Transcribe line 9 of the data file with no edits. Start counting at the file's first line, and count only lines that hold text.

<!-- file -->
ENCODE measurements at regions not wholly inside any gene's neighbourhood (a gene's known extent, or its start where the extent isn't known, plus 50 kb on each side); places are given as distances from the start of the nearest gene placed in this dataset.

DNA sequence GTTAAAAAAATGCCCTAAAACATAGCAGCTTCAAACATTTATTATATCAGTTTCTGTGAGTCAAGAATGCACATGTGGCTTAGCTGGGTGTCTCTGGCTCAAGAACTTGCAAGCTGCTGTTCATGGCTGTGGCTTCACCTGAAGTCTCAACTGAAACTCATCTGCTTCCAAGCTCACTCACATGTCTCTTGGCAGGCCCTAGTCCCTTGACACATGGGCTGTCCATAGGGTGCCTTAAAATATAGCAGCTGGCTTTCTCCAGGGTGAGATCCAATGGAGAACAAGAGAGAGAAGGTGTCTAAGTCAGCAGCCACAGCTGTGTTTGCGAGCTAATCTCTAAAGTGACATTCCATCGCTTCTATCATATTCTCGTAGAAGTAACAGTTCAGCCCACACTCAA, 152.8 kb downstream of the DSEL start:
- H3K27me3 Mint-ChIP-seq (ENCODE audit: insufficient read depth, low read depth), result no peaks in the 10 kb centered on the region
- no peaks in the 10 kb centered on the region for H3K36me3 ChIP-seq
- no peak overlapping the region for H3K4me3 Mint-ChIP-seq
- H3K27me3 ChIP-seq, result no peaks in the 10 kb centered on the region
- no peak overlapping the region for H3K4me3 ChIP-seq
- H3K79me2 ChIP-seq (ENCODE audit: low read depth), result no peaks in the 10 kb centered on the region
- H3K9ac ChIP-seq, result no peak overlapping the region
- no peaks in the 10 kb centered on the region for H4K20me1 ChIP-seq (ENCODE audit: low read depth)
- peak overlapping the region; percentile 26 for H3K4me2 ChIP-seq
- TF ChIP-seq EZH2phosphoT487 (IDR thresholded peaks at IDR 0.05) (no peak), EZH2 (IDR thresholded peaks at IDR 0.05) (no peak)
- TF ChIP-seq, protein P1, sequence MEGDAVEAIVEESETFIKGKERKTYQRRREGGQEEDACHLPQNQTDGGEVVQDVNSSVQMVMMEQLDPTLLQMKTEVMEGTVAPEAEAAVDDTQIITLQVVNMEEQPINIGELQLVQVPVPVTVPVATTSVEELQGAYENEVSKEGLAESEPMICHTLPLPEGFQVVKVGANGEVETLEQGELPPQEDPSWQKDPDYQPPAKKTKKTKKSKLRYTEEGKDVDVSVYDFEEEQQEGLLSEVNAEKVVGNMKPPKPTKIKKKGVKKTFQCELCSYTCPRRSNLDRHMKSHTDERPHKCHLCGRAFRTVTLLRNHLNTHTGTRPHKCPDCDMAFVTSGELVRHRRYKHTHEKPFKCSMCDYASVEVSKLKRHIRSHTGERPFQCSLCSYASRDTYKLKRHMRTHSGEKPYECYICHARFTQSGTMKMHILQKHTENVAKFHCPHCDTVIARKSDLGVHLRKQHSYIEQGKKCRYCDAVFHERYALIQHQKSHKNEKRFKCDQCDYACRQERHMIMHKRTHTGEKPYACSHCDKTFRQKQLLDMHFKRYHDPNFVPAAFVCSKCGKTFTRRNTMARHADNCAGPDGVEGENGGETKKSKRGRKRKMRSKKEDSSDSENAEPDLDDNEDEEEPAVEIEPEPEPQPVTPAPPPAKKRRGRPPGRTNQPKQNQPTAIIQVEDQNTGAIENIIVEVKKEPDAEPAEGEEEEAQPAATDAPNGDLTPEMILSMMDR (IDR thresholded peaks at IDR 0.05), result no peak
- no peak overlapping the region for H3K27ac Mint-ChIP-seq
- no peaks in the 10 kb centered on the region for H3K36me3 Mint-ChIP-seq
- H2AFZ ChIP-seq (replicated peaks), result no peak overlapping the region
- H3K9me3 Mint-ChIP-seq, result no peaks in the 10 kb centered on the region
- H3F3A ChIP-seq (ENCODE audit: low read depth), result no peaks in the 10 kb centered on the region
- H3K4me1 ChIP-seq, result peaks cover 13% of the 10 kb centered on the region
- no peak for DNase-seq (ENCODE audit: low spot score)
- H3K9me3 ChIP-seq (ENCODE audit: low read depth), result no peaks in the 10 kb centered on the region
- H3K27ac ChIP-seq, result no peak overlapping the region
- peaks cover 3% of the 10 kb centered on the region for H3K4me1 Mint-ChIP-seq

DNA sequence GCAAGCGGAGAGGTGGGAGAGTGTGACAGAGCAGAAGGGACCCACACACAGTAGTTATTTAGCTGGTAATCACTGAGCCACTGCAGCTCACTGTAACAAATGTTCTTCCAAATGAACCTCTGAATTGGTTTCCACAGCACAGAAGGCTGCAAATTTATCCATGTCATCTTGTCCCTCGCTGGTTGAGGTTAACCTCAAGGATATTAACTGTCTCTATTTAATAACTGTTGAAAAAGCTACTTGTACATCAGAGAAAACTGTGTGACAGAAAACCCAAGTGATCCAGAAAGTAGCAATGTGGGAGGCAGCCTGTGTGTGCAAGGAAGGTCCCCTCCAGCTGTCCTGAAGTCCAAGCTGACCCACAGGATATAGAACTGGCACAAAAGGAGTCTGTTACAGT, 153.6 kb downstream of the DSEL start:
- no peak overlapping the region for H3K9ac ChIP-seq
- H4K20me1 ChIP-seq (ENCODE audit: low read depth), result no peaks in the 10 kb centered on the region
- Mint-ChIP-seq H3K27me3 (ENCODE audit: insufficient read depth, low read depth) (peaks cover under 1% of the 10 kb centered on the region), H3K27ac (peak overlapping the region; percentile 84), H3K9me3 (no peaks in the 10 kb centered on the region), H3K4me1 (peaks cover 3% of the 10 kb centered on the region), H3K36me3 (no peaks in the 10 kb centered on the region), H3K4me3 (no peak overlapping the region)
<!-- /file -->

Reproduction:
- H3K9ac ChIP-seq, result no peak overlapping the region